Miggy Miguel Montero Sketch 103 Cubs

Game 88 // Ninth Inning // The Reds and the Blues



Joe Maddon spits onto the dirt outside the dugout, grinning, his fingers spinning as if he’s winding up string. Dave Martinez smiles. Dexter Fowler smiles. Ten-thousand Cub fan maniacs smile, in the stands around them like an invasion has taken place. A handful of blue figurines lurching ahead on a Risk board—taking Kamchatka, Irkutsk, Cincinnati.

It’s the Reds against the Cubs, against the blues of this very last game of the year. An offseason waiting in the wings to say farewell, the end to summerlong ballpark diversion.

Raisel Iglesias takes a deep breath as he sets up for the final frame of his season, his team’s season, with a Reds’ win on the way for the home crowd. He rocks back into the windup and delivers to Javy Baez.

And it’s a giant red K spinning and flashing on all of the TV boards around the ballpark. Baez strikes out on three pitches. Followed by a Coghlan ground out to second, and Joey Votto throws it around the horn.

The Reds fans rise up in thanks for the memory of 2016, smiling even without more October baseball on the way. The fans get loud, get ready to leave, ready for a win, for the onset of winter with one more minute of season left.

And then, Albert Almora Jr. walks. The home fans still standing.

Munenori Kawasaki steps in. Begoggled and scrappy. Choked up on the bat. The most lovable of all major-leaguers. Into the lowest rungs of the Cubs lineup now, the pinch-hitters’ pinch-hitters in as the regulars rest.

Iglesias delivers, Kawasaki flicks his bat ahead, and he lifts a low fastball on a line-drive single to center.

One color sits down, another rises. A red-shirt army flops down into the seats, and its blue-shirt opposite jumps up, links arms, sings a song in unison: “Let’s go, Cub-bies!!” There’s a buzz like the last day of school, the last few minutes of church, an antsy wait for any sort of ending.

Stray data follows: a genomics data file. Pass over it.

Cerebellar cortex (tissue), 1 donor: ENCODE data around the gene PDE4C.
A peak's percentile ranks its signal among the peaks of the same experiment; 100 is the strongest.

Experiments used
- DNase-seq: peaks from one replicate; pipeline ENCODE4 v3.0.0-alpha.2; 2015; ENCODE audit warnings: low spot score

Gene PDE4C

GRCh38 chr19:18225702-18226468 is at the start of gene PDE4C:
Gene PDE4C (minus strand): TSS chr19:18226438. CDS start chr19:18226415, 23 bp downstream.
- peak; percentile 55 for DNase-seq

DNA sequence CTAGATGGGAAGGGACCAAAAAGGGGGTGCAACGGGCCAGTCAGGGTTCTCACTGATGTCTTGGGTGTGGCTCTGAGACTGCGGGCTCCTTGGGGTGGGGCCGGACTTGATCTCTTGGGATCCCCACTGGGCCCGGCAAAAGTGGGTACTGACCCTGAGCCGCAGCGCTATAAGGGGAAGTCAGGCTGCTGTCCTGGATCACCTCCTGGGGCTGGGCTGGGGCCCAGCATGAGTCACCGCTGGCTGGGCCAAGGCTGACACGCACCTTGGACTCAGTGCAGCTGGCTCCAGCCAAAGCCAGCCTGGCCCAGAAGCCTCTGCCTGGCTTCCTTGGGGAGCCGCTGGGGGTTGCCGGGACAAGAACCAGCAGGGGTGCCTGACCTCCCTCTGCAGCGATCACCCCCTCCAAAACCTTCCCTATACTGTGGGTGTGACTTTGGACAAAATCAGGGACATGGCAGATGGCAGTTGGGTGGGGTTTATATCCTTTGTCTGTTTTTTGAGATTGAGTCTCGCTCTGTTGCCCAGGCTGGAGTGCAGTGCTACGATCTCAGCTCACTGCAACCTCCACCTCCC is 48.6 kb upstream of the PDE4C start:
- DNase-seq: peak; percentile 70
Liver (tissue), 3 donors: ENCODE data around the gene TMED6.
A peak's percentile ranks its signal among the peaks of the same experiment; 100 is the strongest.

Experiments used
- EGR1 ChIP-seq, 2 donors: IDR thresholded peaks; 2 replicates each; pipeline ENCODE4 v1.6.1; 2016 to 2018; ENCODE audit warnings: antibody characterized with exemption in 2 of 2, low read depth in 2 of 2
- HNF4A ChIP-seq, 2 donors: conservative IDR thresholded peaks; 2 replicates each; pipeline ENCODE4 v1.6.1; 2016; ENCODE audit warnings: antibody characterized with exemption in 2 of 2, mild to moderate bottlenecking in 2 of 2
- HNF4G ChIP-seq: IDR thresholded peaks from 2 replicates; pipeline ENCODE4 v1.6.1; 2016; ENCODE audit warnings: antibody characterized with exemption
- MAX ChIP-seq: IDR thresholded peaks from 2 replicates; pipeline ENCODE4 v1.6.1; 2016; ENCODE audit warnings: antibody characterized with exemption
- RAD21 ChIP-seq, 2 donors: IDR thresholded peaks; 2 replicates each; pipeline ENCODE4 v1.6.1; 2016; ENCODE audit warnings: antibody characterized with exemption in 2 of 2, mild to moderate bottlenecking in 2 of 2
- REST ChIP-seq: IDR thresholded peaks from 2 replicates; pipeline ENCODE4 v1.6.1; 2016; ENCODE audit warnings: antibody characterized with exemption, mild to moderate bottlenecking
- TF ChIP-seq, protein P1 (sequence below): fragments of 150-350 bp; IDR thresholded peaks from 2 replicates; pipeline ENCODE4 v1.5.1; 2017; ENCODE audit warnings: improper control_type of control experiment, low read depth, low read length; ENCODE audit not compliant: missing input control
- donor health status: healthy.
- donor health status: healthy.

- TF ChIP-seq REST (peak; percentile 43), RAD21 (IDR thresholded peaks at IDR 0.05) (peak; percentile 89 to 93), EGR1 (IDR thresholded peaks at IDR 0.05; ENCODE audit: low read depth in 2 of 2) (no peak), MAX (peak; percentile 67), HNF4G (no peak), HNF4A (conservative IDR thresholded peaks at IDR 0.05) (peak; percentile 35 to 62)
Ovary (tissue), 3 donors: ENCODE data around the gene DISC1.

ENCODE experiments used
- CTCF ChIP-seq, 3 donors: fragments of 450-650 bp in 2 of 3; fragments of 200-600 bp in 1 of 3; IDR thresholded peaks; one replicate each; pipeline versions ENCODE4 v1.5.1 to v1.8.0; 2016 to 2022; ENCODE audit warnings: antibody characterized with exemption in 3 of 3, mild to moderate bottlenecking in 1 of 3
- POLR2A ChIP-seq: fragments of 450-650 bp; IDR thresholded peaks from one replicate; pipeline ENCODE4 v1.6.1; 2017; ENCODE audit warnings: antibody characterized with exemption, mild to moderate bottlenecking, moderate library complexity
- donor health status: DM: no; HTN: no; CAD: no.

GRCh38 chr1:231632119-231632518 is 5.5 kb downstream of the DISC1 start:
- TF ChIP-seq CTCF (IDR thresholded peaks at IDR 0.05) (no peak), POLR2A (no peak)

Matt Szczur steps up to bat, works a full count. Two strikes, two outs—the final pitch left of the second day of October.

And he slaps a half-swing at the next pitch, a low slider outside. Everyone’s running on contact. Almora takes off, Kawasaki takes off. And the ball shoots down into the dirt just past the plate, bounces down the line, knocked the other way past Votto at first, onto the outfield grass in right. Almora’s in, Kawasaki’s running wildly around second, third, charging in to score in record time. Standing up on home plate for a good ten seconds. Stoked out of his mind. In a cloud of dirt and line chalk, Like he’s just stepped foot on the moon, crash landed, elated and confused—How the hell did I get here?

Szczur grins on second base—Brandon Hyde walks all the way out to second to take his batting gloves.

The Reds fans look glum, the away-team crazies rejoice. The loudest that ballpark’s been all year.

“Cubs lead, five to four!” says Len Kasper. “They want one hundred and three!”

And for the final blow (Cub de grâce?), Miguel Montero steps up. Edging his way out of a slump. Scratch that—exploding his way out of a slump. A two-run homer to right field, fifteen rows into the seats. A patient, lean-back take on a looping outside curveball.

The whole dugout in goofy shock. 7-4 Cubs ahead.

Miggy sprints down into the clubhouse to a sunflower-seed shower. The coaches, the regulars, the entire bench is smiling. The uniformed Reds’ dugout attendant is smiling. Cub fans clad in Bill Murray shirts are smiling, clapping along in the seats above the dugout.

Extra baseball on the way. And a phrase that sounds plain wrong, as if there’s a typo, some unseeable grammar mistake: Playoff baseball for the Cubs. Playoff baseball for the Cubs. Playoff baseball—for—the—CUBS.

The road fans stick around to salute their pride, their joy. W flags all around the ballpark. Kids holding out balls for autographs.

And Jim Deshaies, excited on the TV broadcast: “Let the big-boy games begin.”



Inning 82: Hashtag We Are Good

Inning 68: Release the Chapman!

Inning 66: Rizzo Clears the Bases